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Create webhooks

How to create webhooks in Optimizely Feature Experimentation.

To get the most value when using Optimizely Feature Experimentation, you will want changes made to your flag rules in the Optimizely UI to take effect in your applications as soon as possible.

One way to do this is to have your application poll for changes in the datafile that contains all the latest information on your experiments and flag deliveries. However, if you are using Optimizely in an application with a server-side component, Optimizely recommends configuring a webhook.

Optimizely Feature Experimentation sends a POST request to your supplied endpoint when you make a change in any environment.

When you change an environment, Optimizely Feature Experimentation updates the revision of only that environment's datafile. For example, if you have four environments and update one, Optimizely will only create a new datafile revision for that environment.

Using a webhook, Optimizely Feature Experimentation can notify your server when the datafile updates, eliminating the need to constantly poll and determine if there are changes in the Optimizely Feature Experimentation configuration. Once you receive the webhook and download the latest datafile, you must re-instantiate the Optimizely Feature Experimentation client with the latest datafile for the changes to take effect as soon as possible.

Use the following instructions to set up a webhook and test that it works correctly.

1. Set up an endpoint on your server

The first step to setting up a webhook is to set up a public API endpoint on your server, which can accept a POST request from Optimizely Feature Experimentation.

We recommend naming your endpoint /webhooks/optimizely. However, you can name the endpoint anything you would like.

Setting up a public endpoint on your server varies greatly depending on your language and framework. The examples below show Node (JavaScript) using Express and Python using Flask.

// Simple Node Express webhook example (see full example in step 3)
// Requires installing express: 'npm install --save express'
const express = require('express');
const app = express();

/**
 * Optimizely Webhook Route
 * Route to accept webhook notifications from Optimizely
 **/
app.post('/webhooks/optimizely', (req, res) => {
  console.log(`
    [Optimizely] Optimizely webhook request received!
    The Optimizely datafile has been updated. Re-download
    the datafile and re-instantiate the Optimizely SDK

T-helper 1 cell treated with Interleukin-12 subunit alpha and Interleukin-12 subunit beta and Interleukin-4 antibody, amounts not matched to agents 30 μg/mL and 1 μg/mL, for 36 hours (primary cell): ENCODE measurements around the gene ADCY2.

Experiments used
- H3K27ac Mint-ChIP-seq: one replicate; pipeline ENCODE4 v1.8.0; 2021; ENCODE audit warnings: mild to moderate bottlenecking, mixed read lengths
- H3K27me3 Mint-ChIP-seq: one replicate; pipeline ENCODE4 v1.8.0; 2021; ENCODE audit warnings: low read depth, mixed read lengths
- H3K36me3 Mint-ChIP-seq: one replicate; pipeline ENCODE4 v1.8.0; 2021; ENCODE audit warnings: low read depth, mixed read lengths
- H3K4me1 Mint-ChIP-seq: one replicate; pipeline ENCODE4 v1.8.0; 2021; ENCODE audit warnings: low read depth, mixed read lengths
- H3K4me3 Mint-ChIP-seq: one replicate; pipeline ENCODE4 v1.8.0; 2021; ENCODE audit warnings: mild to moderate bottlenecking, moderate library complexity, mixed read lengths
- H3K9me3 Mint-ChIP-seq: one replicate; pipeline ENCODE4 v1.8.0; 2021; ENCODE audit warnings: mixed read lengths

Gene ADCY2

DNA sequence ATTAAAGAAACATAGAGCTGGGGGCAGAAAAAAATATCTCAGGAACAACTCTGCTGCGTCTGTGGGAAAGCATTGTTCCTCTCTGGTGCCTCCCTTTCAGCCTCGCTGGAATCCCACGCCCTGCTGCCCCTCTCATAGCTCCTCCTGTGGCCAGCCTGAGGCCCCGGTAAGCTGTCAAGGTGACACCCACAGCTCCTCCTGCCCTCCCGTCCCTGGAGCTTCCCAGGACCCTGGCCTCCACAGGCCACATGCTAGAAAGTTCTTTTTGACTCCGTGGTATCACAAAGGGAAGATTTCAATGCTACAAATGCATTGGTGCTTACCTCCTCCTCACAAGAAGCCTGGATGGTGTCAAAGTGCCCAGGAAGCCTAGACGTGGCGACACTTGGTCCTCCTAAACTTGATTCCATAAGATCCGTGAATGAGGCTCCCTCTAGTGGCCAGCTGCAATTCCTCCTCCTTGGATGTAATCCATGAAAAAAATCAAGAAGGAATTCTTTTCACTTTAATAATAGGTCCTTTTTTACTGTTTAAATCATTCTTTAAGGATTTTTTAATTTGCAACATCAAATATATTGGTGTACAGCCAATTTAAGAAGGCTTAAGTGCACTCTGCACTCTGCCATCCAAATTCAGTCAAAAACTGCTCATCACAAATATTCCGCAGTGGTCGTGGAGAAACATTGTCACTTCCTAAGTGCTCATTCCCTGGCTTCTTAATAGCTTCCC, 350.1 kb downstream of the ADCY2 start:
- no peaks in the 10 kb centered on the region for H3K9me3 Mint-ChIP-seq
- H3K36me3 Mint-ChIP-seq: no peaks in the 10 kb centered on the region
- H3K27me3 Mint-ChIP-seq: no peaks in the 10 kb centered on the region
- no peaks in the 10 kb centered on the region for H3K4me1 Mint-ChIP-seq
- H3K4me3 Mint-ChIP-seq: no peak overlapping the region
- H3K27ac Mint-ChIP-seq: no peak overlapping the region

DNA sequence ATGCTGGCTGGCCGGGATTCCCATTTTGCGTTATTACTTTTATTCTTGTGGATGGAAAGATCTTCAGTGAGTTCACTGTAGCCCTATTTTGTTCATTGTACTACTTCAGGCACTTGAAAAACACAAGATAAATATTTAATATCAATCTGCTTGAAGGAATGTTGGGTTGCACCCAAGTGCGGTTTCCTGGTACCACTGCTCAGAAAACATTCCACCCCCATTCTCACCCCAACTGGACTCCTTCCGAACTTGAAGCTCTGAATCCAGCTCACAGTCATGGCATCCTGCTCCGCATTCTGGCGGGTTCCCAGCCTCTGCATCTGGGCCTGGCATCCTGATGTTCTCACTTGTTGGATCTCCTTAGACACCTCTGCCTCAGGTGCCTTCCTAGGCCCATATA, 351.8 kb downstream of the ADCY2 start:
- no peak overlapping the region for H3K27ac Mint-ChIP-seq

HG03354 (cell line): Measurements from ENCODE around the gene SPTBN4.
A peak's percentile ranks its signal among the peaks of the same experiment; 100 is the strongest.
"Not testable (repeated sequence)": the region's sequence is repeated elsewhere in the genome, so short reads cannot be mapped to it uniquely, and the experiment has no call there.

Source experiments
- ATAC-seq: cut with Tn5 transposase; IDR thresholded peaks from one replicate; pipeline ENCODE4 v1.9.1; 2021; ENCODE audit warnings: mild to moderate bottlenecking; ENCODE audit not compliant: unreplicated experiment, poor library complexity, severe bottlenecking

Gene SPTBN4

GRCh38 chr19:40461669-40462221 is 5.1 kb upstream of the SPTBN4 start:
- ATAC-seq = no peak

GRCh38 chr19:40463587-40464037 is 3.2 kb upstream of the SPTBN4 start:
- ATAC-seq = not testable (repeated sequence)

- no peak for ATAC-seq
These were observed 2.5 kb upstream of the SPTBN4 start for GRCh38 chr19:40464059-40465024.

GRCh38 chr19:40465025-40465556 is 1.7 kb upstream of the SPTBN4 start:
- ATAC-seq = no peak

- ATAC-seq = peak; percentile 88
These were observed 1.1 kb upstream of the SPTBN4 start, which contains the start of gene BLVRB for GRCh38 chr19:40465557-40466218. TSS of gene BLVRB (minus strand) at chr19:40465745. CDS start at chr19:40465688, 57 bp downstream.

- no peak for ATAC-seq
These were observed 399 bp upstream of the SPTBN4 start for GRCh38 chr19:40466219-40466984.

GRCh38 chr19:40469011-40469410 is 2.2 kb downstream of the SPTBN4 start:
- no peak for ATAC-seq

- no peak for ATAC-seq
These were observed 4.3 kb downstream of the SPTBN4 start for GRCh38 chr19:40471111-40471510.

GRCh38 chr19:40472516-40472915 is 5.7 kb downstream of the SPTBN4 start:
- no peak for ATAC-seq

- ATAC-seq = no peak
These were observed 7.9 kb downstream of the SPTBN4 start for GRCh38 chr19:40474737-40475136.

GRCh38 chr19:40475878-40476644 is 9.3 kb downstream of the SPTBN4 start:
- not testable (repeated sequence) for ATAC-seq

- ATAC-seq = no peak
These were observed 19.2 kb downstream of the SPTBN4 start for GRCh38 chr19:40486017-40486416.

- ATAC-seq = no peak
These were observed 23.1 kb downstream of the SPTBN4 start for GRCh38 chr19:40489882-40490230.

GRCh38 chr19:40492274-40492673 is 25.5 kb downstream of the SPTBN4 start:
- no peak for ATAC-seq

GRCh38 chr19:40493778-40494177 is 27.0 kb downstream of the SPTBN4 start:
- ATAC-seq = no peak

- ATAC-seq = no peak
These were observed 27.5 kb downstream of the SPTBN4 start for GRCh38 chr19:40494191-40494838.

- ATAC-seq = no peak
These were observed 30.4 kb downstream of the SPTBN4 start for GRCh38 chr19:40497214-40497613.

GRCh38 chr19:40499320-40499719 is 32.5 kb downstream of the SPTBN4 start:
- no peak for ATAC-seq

for the changes to take effect
  `);
  res.send('Webhook Received');
});

app.get('/', (req, res) => res.send('Optimizely Webhook Example'))

const HOST = process.env.HOST || '0.0.0.0';
const PORT = process.env.PORT || 8080;
app.listen(PORT, HOST);
console.log(`Example App Running on http://${HOST}:${PORT}`);
# Simple Python Flask webhook example (see full example in step 3)
# Requires installing flask: 'pip install flask'
import os
from flask import Flask, request, abort

app = Flask(__name__)

# Route to accept webhook notifications from Optimizely
@app.route('/webhooks/optimizely', methods=['POST'])
def index():
  print("""
    [Optimizely] Optimizely webhook request received!
    The Optimizely datafile has been updated. Re-download
    the datafile and re-instantiate the Optimizely SDK
    for the changes to take effect
  """)
  return 'Webhook Received'

@app.route('/')
def hello_world():
  return 'Optimizely Webhook Example'

if __name__ == "__main__":
  host = os.getenv('HOST', '0.0.0.0')
  port = int(os.getenv('PORT', 3000))
  print('Example App unning on http://' + str(port) + ':' + str(host))
  app.run(host=host, port=port)

2. Create a webhook in Optimizely Feature Experimentation

Once you have set up an endpoint on your server, take note of the fully qualified URL of the endpoint you created on your server. If your server domain is <https://www.your-example-site.com> and you named your endpoint /webhooks/optimizely as described in Step 1, then your fully qualified webhook URL is <https://www.your-example-site.com/webhooks/optimizely>. Use this URL in the steps below:

  1. Go to Settings > Webhooks.
  2. Click Create New Webhook...
  3. Enter the URL where Optimizely Feature Experimentation will send datafile update notifications (example: <https://www.your-example-site.com/webhooks/optimizely>)
  4. Click Save.
  5. Take note of the secret generated to secure your webhook in the next step.
create webhook

The example below shows the webhook payload structure with the default Optimizely primary environment of "Production"β€”your environment value may be different. Currently, we support one event type: project.datafile_updated. See Manage environments.

{
  "project_id": 1234,
  "timestamp": 1468447113,
  "event": "project.datafile_updated",
  "data": {
    "revision": 1,
    "origin_url": "https://optimizely.s3.amazonaws.com/json/1234.json",
    "cdn_url": "https://cdn.optimizely.com/json/1234.json",
    "environment": "Production"
  }
}

3. Secure your webhook

Once you have set up a public endpoint that can accept datafile update notifications, you will want to secure your webhook to ensure that these notifications are actually coming from Optimizely Feature Experimentation and not from some malicious user trying to control your server's feature flag configuration.